How to make organic growth work for you – tips for established companies and for startups
What is organic growth?
Organic growth means to grow your business using your internal resources - including existing customers - and not purchasing it, which is inorganic. We all know about mergers and acquisitions – that is inorganic growth. Inorganic growth can lead to results very quickly, but there are usually integration issues. When you purchase a big company for hundreds of millions of dollars, one of the key things you want to do is to streamline the two entities, often resulting in shedding people and realigning operations. Suddenly, what made the acquired company such an attractive target, now becomes lackluster.
In small businesses, inorganic growth can be as simple as purchasing Google ads to drive people to your website. Again, the results are fast, but if you didn’t have a strategy to integrate the visitors, to convert them and then to engage them over and again, you would lose the investment. And one more thing; the minute the tap runs dry, your visitors stop coming. Immediately!
So essentially, inorganic growth is buying your way to growth.
Organic growth, by contrast, is just the opposite. It is using your internal resources to enable growth. This usually takes more time and effort, but not necessarily so. It ultimately costs less in dollar value, but in some instances, when you consider the time spent on it, it may not be as cheap. However, there is greater intrinsic value, and therefore, is less likely to be fleeting.
In this article, I shall be discussing three key elements in organic growth: new product, growth engine, and customer experience; and the difference between how an established company and a startup can approach them.
Innovation is a key element to new product development. While we can talk a lot about it, we will not be focusing on innovation per se in this post. Instead we use a design thinking approach to new product development.
An established company has a slew of current products that it can use. One of the fastest ways to achieve growth is by repackaging. Bundling current products into different configurations allows the company to reach out to different market segments differently without making many changes internally. The company should first therefore first look to exploit growth through bundling.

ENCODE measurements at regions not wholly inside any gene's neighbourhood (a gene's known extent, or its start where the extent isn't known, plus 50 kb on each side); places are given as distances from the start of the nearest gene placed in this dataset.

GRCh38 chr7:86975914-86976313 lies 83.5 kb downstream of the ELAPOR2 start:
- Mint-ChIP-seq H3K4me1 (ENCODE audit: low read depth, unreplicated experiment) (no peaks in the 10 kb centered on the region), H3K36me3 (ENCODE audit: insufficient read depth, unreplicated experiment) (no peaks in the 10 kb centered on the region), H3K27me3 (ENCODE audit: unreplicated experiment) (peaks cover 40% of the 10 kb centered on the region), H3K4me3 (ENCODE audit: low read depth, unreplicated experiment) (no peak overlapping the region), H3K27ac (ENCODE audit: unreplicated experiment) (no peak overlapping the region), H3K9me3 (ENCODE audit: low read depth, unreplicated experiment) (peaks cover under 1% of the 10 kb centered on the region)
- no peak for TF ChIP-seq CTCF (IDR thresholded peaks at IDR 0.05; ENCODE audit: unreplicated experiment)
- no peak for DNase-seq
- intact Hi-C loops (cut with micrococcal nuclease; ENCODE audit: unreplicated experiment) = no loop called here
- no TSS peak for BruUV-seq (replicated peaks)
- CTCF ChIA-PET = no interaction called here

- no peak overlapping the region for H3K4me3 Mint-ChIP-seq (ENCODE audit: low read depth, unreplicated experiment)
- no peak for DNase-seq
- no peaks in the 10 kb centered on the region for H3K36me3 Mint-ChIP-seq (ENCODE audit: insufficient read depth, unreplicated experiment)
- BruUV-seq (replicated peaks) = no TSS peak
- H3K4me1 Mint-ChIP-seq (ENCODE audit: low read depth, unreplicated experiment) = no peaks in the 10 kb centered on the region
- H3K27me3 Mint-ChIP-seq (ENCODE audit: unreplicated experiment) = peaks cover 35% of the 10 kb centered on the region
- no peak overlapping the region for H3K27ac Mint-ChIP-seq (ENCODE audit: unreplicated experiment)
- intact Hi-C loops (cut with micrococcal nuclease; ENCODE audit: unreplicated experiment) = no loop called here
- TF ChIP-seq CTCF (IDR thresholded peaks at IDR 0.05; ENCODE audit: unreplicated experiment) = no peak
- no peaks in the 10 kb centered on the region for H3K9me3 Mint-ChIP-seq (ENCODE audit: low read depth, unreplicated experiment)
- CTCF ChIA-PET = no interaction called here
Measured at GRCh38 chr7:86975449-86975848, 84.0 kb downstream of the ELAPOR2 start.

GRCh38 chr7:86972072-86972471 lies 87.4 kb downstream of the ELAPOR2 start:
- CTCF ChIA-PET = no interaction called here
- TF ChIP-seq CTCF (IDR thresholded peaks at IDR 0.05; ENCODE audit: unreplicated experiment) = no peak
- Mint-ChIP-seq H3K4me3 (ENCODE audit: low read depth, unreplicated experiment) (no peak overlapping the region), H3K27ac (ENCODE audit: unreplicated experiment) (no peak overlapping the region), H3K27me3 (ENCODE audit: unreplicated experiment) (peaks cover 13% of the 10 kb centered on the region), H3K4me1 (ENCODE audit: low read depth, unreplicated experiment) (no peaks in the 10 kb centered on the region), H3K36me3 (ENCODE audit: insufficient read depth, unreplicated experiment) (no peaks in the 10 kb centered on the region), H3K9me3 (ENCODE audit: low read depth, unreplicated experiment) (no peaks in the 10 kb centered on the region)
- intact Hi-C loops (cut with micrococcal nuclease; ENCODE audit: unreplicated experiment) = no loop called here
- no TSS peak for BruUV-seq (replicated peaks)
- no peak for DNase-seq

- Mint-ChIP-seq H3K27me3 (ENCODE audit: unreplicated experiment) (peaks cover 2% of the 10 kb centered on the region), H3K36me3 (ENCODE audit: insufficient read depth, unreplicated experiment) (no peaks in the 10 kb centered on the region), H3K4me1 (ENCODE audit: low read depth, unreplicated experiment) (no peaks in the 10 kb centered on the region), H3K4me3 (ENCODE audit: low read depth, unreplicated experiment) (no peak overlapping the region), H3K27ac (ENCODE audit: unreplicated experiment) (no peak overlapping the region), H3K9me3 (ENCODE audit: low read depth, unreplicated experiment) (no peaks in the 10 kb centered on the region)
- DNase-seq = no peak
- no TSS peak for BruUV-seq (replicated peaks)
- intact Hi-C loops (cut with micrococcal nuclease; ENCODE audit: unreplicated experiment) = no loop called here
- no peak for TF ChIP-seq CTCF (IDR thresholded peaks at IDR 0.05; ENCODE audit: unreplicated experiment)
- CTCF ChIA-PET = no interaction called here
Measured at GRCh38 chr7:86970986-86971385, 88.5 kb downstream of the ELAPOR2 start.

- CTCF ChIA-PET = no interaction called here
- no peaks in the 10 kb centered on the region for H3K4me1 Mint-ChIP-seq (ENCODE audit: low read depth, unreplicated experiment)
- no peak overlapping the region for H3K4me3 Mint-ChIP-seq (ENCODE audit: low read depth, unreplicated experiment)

The next way it can do is to see how their customers are currently engaging with their product. Are there things that you can do to increase the value of your product to them by incorporating activities done before or after using your product? For example, the iPhone came about because engineers looked at the iPod and identified that if any of the phone companies were to tack a music player to their phone, they could kill the iPod. Hence they decided to kill it themselves, rather than to wait for Nokia or Motorola to do it.
For the startup, they don’t have this portfolio of products, or a slew of customers. In fact, many of them may still be grappling with WHAT to offer. For them, the key is not so much as to have a perfect product as it is to have one on offer. Start with a hypothesis, e.g. “Teenagers want a simple way to earn their own money legitimately” and then go out there and test it out. Test the idea; and if the idea is sound, build a platform and test it; and if that is sound, then test its scalability. Finally, test ways to defend the concept.
That is the key to building a new product.
A growth engine is a means of getting people to buy from you, repeatedly if possible. While these engines remain the same for both established companies as well as startups, there are operational differences that can make the two look as different as chalk and cheese.
The traditional growth engines are your product, the market, your processes, your people and your finances. Find the right mix for all five engines and you will have a successfully growing product.
For established companies, you have had the opportunity to find this out and over time, created your channels to reach your customers. What you have with you is a veritable source of information and you look for your next engine of growth, developing new products (see above), finding new markets, tweaking your processes and leveraging the ideas of your people.
Unfortunately, whatever made them successful in the past may also be the source of their undoing now. Over time, established companies would have learnt the “right way of doing things”, and once identified, built a whole system around optimizing it. Then they enshrine the process; and what started out as a flexible learning-by-doing experiment becomes locked into manuals, knowledge platforms, and operational systems. The people start developing a fixed mindset, trusting that the process and the numbers will prevail; sometimes in the face of mounting evidence to the contrary.
And here’s where the startup can get a leg up. According to Eric Ries in his book The Lean Startup, there are three engines of growth for the startup – the sticky engine; the viral engine and the paid engine.